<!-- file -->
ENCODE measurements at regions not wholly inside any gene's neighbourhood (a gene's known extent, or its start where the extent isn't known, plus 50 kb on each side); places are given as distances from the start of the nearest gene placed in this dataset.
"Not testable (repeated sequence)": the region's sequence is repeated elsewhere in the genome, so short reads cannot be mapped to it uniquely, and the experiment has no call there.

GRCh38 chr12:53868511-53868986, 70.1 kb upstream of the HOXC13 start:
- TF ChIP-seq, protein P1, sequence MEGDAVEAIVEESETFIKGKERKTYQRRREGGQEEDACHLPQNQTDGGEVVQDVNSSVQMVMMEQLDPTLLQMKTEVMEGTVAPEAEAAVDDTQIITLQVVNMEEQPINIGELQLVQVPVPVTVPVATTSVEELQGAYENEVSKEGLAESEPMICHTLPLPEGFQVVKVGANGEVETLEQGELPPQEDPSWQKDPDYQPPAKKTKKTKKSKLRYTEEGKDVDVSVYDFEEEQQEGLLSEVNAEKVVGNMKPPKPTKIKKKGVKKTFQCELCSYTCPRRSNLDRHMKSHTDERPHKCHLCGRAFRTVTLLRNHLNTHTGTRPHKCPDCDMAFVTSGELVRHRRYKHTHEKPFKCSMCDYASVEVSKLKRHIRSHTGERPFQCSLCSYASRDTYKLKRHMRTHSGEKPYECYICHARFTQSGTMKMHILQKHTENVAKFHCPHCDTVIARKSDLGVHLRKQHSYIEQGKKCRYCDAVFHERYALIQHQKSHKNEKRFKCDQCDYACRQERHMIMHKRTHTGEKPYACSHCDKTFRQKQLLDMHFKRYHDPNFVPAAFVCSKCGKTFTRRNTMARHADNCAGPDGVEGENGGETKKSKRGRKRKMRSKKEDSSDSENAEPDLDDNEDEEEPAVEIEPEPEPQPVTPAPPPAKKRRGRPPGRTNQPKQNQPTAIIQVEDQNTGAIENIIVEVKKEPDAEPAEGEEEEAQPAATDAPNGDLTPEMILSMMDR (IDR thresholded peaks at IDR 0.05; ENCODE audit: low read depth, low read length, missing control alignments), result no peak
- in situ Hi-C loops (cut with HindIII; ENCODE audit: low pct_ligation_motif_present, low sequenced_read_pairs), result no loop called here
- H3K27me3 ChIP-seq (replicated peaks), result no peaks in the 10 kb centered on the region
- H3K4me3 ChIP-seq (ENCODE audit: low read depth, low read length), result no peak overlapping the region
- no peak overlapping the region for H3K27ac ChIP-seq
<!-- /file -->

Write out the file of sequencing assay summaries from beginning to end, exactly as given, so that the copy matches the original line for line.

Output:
ENCODE measurements at regions not wholly inside any gene's neighbourhood (a gene's known extent, or its start where the extent isn't known, plus 50 kb on each side); places are given as distances from the start of the nearest gene placed in this dataset.
"Not testable (repeated sequence)": the region's sequence is repeated elsewhere in the genome, so short reads cannot be mapped to it uniquely, and the experiment has no call there.

GRCh38 chr12:53868511-53868986, 70.1 kb upstream of the HOXC13 start:
- TF ChIP-seq, protein P1, sequence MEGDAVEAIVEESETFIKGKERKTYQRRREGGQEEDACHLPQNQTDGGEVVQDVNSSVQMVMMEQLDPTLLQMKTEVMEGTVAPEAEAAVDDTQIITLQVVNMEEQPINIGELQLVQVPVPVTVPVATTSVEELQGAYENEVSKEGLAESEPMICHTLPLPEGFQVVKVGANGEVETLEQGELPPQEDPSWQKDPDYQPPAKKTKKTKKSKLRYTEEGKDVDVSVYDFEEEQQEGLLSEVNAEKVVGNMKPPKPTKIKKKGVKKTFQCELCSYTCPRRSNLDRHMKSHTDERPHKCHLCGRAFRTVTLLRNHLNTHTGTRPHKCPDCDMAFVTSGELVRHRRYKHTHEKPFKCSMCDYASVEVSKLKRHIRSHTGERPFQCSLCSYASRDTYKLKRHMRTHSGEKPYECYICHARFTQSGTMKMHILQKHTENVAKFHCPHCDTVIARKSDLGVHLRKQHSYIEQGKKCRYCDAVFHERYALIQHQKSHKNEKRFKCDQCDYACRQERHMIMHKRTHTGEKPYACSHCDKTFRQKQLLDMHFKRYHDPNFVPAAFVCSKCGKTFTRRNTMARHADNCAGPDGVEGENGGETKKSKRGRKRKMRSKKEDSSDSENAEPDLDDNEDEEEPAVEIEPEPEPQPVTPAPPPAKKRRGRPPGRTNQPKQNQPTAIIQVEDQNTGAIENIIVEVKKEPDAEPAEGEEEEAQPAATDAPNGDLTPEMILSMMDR (IDR thresholded peaks at IDR 0.05; ENCODE audit: low read depth, low read length, missing control alignments), result no peak
- in situ Hi-C loops (cut with HindIII; ENCODE audit: low pct_ligation_motif_present, low sequenced_read_pairs), result no loop called here
- H3K27me3 ChIP-seq (replicated peaks), result no peaks in the 10 kb centered on the region
- H3K4me3 ChIP-seq (ENCODE audit: low read depth, low read length), result no peak overlapping the region
- no peak overlapping the region for H3K27ac ChIP-seq